Marino de Rosas is a self-taught Sardinian guitarist who developed his own method of interpreting his region's ageless folk songs and melodies. Using an open-C tuning method and an unusual fingerpicking technique, he has been able to render the old songs with a deeper understanding of their essences as both sound and lyrical forms. Accompanying his guitar is an array of traditional instruments made from reeds, bones, walnuts, and clay; from percussion instruments to membranophones (skin drums) and aerophones, they're all created by Sardinian artisans. In addition to a veritable orchestra of small, indigenous instruments, violin, bass, and diatonic organ add depth and dimension to an already ponderous and busy mix. But it hardly matters. De Rosas has an otherworldly sense about him. Using no sound techniques to enhance his guitar, he approaches all the material here, no matter how ancient, as if he were in the middle of the era, composing these pieces for his friends and neighbors, or perhaps his king. The deep, lyrical providence of his guitar, covering the ground and soaring above it as the ensemble follows his lead, time after time, is a point of both delight and inspiration. There is a strangeness in this music, coming as it does from Sardinia: a place which both offers and takes music from the entire European continent in its history. Thus, certain pieces sound as if they came form the Spanish Moors ("Meridies"), and others sound like mutant descendants of Celtic dance tunes ("Reinas Eleonora"). Still, there is a medieval ring to them that makes them unmistakably Sardinian; their sonorities blend Eastern drone techniques with sweet, Western sacred melodies and Spanish guitar music ("Isole"). Here, the space and texture of de Rosas' music is full of a mystery that will never be pinned to one age or another because it is eternally present, in every stroke of his hand, as he digs deeply into the guitar for an identity that is regional and a musical iconography that is personal. Meridies is one of the most stunning, haunting, beautiful folk recordings of 2001, in any language.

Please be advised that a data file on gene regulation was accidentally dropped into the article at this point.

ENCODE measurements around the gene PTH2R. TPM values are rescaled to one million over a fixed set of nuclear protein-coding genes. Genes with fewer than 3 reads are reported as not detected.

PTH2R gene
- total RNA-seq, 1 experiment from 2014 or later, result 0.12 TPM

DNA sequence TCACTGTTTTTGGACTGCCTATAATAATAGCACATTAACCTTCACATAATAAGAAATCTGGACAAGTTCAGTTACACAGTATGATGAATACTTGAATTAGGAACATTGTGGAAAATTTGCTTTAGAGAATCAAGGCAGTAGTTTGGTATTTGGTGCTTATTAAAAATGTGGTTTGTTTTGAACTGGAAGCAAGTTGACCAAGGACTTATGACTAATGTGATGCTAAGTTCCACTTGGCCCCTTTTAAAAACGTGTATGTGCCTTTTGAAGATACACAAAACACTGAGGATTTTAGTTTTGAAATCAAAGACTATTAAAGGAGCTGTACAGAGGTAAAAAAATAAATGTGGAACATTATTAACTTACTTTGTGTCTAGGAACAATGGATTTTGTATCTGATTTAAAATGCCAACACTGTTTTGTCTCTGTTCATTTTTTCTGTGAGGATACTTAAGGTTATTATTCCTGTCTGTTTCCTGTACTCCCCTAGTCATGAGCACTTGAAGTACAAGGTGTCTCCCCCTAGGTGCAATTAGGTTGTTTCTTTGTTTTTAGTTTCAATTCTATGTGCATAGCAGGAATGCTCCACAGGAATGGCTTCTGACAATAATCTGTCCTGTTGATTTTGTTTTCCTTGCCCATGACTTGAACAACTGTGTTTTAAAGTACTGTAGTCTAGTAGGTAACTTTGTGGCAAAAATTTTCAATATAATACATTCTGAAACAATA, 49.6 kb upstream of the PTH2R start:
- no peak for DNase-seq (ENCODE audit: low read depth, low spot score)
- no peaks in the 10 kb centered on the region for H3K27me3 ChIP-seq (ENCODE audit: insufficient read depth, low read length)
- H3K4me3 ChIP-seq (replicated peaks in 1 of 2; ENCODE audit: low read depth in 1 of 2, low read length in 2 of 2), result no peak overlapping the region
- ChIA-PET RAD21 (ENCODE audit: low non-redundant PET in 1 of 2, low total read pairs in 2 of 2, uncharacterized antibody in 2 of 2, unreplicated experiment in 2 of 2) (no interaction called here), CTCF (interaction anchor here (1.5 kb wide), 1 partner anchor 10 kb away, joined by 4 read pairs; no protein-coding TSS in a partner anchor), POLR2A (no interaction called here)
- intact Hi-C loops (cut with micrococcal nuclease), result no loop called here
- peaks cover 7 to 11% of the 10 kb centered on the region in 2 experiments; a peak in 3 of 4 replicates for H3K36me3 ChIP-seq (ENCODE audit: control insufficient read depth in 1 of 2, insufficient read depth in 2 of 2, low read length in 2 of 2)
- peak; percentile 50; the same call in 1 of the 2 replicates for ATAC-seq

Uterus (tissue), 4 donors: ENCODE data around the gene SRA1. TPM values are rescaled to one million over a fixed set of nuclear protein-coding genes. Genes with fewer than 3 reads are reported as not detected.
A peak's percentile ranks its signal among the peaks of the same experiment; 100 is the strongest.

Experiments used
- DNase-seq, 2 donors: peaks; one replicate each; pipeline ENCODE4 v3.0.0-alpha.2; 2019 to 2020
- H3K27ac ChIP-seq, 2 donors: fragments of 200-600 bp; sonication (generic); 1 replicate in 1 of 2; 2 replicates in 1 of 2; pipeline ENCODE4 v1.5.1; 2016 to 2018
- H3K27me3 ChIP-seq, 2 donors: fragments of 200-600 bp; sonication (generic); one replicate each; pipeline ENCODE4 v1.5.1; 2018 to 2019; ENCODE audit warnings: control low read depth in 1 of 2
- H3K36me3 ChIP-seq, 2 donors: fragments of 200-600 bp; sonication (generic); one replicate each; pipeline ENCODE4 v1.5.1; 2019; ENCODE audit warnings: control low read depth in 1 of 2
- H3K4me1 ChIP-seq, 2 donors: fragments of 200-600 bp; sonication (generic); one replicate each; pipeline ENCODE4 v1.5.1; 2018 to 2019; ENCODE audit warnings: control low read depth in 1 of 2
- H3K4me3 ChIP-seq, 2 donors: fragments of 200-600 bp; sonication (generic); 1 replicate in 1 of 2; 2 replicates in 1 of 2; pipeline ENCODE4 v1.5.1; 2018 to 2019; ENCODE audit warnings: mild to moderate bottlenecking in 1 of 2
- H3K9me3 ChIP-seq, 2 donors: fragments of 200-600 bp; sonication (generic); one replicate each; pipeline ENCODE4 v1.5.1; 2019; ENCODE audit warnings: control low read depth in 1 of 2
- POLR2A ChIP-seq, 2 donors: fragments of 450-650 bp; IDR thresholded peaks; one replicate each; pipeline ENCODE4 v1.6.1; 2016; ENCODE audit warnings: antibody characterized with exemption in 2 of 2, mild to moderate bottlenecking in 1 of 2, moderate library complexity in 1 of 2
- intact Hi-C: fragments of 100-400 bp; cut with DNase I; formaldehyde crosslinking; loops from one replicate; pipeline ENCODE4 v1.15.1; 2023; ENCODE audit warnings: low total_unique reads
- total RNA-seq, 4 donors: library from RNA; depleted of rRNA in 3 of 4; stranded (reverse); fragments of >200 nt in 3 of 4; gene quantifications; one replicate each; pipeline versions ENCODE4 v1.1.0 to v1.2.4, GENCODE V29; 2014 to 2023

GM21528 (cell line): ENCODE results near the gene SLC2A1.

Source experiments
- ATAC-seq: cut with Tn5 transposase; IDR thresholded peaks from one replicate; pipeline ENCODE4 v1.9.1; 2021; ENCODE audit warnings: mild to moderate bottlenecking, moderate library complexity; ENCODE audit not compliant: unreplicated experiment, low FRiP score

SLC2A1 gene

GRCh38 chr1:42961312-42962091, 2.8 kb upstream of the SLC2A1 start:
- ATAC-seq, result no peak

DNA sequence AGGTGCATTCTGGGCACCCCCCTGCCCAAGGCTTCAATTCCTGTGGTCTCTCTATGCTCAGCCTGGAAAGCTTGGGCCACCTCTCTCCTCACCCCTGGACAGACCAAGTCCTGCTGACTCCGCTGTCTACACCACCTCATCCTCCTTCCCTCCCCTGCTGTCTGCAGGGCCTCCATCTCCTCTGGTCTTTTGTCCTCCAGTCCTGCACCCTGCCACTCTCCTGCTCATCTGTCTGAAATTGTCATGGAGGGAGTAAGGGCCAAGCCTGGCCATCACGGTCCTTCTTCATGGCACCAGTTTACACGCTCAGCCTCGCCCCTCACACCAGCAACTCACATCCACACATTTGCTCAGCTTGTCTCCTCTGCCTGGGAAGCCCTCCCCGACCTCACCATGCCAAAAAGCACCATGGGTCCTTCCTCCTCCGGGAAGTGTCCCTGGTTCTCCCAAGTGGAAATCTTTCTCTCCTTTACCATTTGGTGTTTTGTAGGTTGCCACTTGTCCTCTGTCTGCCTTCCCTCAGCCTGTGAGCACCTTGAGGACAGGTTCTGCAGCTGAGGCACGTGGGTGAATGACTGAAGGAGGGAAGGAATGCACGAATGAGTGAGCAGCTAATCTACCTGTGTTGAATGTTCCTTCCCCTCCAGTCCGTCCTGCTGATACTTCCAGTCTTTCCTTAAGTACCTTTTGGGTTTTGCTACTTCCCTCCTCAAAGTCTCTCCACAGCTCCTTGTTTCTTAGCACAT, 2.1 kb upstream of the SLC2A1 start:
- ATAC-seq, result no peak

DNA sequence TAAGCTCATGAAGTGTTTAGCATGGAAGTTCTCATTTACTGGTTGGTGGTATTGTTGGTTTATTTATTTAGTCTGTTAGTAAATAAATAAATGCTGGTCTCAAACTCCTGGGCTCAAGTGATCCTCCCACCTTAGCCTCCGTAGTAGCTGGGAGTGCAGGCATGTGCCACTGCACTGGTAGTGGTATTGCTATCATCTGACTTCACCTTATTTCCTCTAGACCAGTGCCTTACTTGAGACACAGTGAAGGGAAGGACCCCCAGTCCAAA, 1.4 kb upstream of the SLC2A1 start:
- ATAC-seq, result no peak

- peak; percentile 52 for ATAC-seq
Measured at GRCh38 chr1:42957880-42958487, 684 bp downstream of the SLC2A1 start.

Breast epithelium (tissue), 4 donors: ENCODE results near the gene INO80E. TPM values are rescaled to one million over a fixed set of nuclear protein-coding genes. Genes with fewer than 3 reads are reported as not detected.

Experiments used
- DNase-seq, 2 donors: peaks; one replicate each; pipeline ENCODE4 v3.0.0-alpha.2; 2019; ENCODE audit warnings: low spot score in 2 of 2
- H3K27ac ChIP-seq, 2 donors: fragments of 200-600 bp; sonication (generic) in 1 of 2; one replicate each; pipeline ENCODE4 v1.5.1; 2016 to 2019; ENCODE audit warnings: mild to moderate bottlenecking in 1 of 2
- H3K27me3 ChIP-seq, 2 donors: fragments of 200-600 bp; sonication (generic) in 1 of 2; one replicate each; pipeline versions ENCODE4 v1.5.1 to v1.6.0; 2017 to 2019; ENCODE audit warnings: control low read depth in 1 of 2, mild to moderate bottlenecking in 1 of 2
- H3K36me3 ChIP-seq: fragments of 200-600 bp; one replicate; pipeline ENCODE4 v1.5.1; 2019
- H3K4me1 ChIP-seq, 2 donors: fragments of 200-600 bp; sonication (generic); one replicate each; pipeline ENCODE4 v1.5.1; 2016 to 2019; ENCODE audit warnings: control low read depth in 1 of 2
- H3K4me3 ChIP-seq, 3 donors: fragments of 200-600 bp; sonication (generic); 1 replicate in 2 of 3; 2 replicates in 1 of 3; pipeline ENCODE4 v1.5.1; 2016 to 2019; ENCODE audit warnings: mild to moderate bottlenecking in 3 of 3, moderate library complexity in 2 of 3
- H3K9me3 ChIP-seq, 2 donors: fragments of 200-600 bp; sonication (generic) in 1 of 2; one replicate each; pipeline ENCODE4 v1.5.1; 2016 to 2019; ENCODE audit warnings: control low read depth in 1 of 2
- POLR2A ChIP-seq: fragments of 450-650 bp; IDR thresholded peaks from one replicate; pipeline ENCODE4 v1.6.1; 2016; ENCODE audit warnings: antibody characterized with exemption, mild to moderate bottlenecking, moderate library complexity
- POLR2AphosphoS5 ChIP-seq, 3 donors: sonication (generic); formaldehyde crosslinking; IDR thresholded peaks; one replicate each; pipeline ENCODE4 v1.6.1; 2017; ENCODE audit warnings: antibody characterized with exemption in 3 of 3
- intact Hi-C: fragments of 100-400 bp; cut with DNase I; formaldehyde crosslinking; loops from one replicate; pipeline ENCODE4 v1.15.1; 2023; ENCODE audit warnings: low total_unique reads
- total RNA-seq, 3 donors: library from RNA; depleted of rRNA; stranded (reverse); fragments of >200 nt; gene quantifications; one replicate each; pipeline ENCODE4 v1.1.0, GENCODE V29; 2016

AllMusic Review by Thom Jurek